Overall, the Dubrows present a refreshing, less-is-more perspective on maintaining a youthful appearance and have crafted a solid information resource. A useful, accessible primer for readers hoping to keep themselves looking their best.
This book is full of advice and stories in Bricker's exuberant, high-spirited voice, with a foreword by Australian Christian evangelist Nick Vujicic.
Out of the Wreck I Rise: A Literary Companion to Recovery, published in early September by University of Chicago Press, is like a pub crawl around the globe and across the ages, in company with an artistic who’s who of brilliant if besotted company.
By the author’s own admission, few people are interested in learning about nonduality; however, for those curious about the little-understood movement and what it really means, this book will be a welcome guide.
The result is not only a guide (and the breadth of Moran’s reading is astonishing). It’s a feat of empathy. Every page radiates understanding; every paragraph, its (shy) author’s gentle wit.
Some of their solutions, such as sharing deep emotions, may not be comfortable for everyone. That said, the authors will likely help parents find imaginative, calm ways to help their children become adults. A parenting manual that’s soft on research but warm, wise, and often original.
And prose snobs will love him. To borrow a phrase he uses about Robin Williams, his writing quicksilvers along; his capsule descriptions are sublime.
It’s inspiring, in the way that watching a great football game on TV can make you want to sign up for a team. Go seems to be the message of this book. Play, run, try. That’s all you need to have won.
...the author’s resilience after her lover’s death—which she describes with poised eloquence—that renders the narrative especially satisfying. An unsentimental yet affecting memoir.
That may sound awfully judgmental. But Ms. Dombek, despite her efforts to keep the first-person pronoun at bay (“I don’t want you to find me self-absorbed,” she writes early on), is also offering an earnest recovery narrative of sorts.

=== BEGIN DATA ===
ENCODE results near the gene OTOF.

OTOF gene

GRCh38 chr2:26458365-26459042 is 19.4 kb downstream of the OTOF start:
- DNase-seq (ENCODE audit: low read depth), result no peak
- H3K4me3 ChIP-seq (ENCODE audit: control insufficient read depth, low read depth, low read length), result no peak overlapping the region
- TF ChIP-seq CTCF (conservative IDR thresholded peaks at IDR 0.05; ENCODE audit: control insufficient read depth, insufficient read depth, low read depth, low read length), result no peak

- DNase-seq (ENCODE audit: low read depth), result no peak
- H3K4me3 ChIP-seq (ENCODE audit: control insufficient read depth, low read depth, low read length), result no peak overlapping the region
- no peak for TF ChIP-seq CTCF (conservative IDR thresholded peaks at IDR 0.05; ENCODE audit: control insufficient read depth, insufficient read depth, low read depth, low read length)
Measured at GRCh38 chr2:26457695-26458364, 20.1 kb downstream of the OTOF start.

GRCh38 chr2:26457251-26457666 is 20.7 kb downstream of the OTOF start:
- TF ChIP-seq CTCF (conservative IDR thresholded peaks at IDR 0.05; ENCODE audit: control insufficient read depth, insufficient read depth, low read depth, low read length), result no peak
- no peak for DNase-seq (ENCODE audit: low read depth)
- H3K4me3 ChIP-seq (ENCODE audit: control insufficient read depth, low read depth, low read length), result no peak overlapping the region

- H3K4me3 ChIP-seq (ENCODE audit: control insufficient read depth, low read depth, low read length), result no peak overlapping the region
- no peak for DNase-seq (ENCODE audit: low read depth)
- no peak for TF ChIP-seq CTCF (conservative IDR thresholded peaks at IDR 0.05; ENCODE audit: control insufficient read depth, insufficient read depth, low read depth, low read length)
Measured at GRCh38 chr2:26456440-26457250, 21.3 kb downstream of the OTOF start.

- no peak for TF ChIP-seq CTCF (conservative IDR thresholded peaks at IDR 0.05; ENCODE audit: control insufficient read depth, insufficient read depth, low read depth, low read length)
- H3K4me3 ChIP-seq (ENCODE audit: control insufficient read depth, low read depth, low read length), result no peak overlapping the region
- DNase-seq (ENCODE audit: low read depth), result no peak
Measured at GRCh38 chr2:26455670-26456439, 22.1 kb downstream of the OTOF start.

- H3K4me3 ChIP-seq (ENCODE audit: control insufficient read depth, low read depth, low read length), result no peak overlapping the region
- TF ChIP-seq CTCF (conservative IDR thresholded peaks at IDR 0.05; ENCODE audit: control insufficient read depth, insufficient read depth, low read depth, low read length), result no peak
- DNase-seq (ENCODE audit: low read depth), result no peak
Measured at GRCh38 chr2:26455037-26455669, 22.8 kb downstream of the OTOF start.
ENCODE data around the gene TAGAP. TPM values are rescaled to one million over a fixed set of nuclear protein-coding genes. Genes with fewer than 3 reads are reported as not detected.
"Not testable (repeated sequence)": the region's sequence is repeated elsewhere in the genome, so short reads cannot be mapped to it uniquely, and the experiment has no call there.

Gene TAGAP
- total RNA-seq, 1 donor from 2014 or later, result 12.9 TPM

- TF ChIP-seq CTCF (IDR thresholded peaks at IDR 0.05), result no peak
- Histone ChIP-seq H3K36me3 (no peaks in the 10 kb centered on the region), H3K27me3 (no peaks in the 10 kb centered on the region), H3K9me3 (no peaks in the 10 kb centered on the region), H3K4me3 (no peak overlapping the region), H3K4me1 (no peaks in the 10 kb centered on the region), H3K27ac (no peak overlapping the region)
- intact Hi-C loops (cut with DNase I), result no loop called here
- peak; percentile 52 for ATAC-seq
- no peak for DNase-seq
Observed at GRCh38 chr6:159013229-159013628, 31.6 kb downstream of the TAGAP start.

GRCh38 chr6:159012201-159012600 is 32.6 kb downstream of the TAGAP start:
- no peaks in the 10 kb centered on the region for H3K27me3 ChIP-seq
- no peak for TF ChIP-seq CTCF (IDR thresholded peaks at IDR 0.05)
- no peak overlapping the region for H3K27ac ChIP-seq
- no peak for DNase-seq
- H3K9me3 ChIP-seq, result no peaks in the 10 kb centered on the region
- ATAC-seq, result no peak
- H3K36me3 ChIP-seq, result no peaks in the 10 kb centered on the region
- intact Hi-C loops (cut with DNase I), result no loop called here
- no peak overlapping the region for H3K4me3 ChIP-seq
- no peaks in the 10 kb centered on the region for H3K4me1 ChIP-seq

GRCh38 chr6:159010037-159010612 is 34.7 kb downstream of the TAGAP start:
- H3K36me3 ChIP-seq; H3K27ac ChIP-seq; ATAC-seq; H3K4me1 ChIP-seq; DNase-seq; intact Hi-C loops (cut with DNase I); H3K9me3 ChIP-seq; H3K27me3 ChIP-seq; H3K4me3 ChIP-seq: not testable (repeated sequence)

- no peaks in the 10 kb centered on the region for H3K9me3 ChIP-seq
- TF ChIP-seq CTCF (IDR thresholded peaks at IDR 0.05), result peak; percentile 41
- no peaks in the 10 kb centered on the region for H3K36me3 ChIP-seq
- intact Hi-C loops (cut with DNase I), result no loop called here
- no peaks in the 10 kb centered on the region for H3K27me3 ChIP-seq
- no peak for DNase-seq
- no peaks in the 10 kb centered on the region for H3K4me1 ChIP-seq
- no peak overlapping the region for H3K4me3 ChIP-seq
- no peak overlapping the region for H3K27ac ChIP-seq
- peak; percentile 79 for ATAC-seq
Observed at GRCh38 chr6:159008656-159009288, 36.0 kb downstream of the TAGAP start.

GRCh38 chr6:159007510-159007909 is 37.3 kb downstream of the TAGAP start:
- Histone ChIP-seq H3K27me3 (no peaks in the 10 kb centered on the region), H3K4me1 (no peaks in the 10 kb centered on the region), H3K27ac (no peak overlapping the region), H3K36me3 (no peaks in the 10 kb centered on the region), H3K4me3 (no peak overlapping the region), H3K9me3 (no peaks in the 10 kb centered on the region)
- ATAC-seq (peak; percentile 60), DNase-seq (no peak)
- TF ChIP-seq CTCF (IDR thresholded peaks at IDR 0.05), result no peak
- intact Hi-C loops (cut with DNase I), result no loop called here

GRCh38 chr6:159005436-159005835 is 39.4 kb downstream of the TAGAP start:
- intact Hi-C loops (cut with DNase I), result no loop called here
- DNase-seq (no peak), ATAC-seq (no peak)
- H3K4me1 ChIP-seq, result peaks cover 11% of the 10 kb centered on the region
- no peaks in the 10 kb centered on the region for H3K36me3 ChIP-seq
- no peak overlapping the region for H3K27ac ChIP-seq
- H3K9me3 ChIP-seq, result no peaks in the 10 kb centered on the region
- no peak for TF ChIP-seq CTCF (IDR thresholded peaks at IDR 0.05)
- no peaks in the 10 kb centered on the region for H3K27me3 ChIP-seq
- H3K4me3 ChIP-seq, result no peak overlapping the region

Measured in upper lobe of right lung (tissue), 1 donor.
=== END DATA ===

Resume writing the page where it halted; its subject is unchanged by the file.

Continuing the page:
Angel Rock Leap by Ellen Weisberg and Ken Yoffe is very realistic and covers relevant issues affecting society today. The characters truly seem like real people to me.
...writing has served as therapy for her is reflected in this narrative...However, Spencer-Devlin’s post-recovery activities, such as her time as a motivational speaker, may be of less interest to some readers...
...it might make more sense as a digital publication. Still, kudos to Rosenthal for doing her bit for books...
...Korkki urges readers to creatively seize their own great endeavor as it can prove “one of the best ways to connect with the world.” Insightful, encouraging, and universally practical.
To even a liberal reader, the amount of time Vanessa devotes to coaxing her orgasms back can feel indulgent. But maybe that shows us the scope of the problem we have.
Because her memoir is told with some time behind it, Stein is able to reexamine and to edit her story, or at least to reframe it.
Encapsulated within are Yukiko’s surviving letters, which are suffused with her stunning personality, captured as well in the author’s re-created portrait and dialogue of a woman “knocked down” by life but capable of such passionate feeling that she knocked the boy off his feet. As startling and memorable as fiction and ripe for film adaptation.
One might wish for more insight into the life of a transplanted Northerner and less emphasis on all-purpose bits of insight and what seems at times a one-sided love story, but it’s hard to resist Sullivan’s spunky, outgoing personality.
Bergen’s more helpful suggestions about ways to live well would be better suited to a mother-to-daughter letter, with all of the straining to impress shorn away.
The collection’s promising evocation of “communication and disconnection” leads to more repetition than illumination.